Communicating with South Africans

The diversity of South African people extends to their languages. There are 11 official languages in South Africa: English, Ndebele, Sotho, Swazi, Tsonga, Tswana, Venda, Xhosa, Zulu and Afrikaans. Official status was given to these languages because about 98% of all South Africans use one of them. Any of these 11 languages may be used in Parliament. For practical reasons, however, most government departments and agencies use English in meetings.

English is generally understood and spoken throughout the country, often as a second language. For this reason most immigrants from South Africa who come to Canada will have at least a basic understanding of English.

Here are a few phrases and words in three of the country's official languages for you to try:

English Zulu Xhosa
Hello Sawubona Molo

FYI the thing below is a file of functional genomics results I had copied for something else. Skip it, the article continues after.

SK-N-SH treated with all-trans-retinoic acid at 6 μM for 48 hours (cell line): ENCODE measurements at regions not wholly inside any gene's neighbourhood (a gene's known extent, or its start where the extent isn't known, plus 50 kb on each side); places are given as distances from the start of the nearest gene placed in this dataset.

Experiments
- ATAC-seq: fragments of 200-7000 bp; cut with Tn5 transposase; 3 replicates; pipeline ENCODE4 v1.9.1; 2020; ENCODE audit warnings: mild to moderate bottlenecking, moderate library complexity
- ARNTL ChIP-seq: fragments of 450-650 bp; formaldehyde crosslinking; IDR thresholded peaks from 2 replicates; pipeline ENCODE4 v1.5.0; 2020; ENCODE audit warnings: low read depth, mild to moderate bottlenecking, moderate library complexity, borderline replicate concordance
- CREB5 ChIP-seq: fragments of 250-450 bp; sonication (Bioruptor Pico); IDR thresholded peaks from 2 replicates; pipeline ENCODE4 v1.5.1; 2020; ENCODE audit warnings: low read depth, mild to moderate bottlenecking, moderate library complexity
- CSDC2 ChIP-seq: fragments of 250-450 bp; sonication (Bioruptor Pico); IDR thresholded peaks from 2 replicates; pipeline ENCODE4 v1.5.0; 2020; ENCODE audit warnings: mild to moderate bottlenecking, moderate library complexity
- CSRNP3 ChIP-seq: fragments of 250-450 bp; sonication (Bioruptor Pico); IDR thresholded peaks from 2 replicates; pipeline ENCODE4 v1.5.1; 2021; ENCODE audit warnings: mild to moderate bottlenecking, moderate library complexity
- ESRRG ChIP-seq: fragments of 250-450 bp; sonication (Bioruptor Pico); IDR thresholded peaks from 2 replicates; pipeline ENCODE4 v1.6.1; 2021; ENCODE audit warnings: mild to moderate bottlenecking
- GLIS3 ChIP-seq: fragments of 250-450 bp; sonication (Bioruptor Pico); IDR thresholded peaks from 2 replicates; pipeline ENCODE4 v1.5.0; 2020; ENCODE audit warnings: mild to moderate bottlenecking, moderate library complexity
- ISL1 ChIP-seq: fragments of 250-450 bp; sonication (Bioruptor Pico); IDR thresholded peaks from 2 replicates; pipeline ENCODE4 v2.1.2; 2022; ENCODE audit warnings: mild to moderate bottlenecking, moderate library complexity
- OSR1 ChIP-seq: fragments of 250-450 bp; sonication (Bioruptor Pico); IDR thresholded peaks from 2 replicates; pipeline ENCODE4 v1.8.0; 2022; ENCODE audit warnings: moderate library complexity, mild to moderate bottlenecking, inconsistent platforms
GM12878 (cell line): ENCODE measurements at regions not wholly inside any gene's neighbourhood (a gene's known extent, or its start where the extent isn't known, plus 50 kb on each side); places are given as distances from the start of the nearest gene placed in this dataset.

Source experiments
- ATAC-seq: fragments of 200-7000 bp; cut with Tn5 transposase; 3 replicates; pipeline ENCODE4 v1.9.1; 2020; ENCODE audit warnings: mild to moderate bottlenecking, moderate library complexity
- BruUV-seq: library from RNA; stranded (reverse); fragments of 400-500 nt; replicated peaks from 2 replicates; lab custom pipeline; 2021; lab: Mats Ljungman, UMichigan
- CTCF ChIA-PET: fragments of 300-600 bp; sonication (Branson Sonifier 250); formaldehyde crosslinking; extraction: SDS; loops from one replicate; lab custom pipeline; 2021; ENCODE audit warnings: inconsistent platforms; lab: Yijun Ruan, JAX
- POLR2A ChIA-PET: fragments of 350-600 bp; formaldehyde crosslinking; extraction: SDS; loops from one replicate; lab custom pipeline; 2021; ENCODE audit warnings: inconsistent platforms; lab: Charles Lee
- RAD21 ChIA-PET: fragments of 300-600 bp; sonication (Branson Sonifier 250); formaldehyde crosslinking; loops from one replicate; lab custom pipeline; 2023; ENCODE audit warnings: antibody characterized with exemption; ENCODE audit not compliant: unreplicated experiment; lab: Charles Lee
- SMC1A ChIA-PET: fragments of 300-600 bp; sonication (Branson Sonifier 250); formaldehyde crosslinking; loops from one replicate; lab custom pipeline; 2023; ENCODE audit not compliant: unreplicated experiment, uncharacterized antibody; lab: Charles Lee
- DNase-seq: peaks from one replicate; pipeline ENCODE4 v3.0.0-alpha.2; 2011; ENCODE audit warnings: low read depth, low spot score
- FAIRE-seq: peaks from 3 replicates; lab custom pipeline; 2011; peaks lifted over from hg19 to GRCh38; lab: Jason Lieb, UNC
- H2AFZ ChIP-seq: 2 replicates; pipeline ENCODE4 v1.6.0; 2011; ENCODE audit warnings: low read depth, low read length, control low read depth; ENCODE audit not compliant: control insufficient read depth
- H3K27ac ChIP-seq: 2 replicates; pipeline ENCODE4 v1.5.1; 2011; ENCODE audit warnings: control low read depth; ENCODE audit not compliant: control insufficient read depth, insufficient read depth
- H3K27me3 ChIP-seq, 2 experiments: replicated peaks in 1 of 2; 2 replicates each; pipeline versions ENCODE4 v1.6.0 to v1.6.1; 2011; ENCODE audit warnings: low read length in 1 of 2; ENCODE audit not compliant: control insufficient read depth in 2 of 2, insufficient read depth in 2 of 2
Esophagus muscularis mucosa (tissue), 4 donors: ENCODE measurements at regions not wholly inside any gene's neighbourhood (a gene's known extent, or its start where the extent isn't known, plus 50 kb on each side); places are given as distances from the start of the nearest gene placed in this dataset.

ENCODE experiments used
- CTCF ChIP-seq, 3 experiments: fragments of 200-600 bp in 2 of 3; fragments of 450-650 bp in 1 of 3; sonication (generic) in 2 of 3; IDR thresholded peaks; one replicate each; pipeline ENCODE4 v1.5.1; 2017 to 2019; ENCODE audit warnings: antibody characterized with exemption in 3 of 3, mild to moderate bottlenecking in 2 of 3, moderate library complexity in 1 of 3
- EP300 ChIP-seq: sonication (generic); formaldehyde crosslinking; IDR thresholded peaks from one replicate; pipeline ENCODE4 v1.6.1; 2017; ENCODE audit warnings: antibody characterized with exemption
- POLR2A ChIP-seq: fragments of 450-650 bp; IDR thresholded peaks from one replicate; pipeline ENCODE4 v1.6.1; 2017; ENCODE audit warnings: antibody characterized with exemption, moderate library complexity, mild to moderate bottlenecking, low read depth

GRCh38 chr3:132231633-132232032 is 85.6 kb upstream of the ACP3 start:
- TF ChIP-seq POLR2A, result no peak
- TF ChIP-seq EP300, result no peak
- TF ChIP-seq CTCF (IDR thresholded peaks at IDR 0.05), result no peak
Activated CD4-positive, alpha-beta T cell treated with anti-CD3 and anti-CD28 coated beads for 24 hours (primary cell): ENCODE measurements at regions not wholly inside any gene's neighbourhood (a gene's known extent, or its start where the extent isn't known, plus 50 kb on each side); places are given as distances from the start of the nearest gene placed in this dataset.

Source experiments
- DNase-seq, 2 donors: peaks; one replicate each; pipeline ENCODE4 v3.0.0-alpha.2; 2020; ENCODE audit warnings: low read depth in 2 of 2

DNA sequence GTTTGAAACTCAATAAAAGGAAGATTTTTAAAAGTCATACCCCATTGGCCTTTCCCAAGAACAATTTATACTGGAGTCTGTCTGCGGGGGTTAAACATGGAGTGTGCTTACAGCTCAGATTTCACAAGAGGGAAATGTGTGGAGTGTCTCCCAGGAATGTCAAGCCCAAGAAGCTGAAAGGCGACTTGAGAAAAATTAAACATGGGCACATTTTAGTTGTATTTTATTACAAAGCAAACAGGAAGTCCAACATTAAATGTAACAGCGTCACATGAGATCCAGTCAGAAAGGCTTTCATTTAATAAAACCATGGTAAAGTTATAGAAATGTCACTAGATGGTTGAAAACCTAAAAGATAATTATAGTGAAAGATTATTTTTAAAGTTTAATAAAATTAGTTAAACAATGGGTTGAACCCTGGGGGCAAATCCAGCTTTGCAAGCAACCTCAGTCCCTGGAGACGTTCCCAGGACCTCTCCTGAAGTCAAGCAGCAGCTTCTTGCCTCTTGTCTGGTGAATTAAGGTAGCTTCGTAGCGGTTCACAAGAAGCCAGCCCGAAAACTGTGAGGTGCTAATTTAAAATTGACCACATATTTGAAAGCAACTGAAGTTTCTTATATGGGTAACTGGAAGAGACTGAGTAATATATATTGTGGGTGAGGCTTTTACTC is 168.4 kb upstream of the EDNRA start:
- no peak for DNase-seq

Yes Cha Ewe
No Kayi Hayi
Thank you Ngiyabonga Enkosi
Good-bye Hamba Kahle Hamba Kakuhle
My name is... Igama lami ngu... Igama lami ngu...
What is your name? Ubani igama lakho? Ungubani igama lakho?

In Afrikaans, a maat is a pal or friend, and the plural is maats or maties. Ta is often used for thanks and comes from childhood days when little ones were asked to say ta.

Did you know?

The first deaf school was established in South Africa around 1846. The North British sign system was used for the deaf in White English-speaking families. In 1881, a school for Afrikaans-speaking families was begun using British sign language. Now there are 29 schools in the country. There are several African dialects used unofficially in different schools for the deaf throughout the country.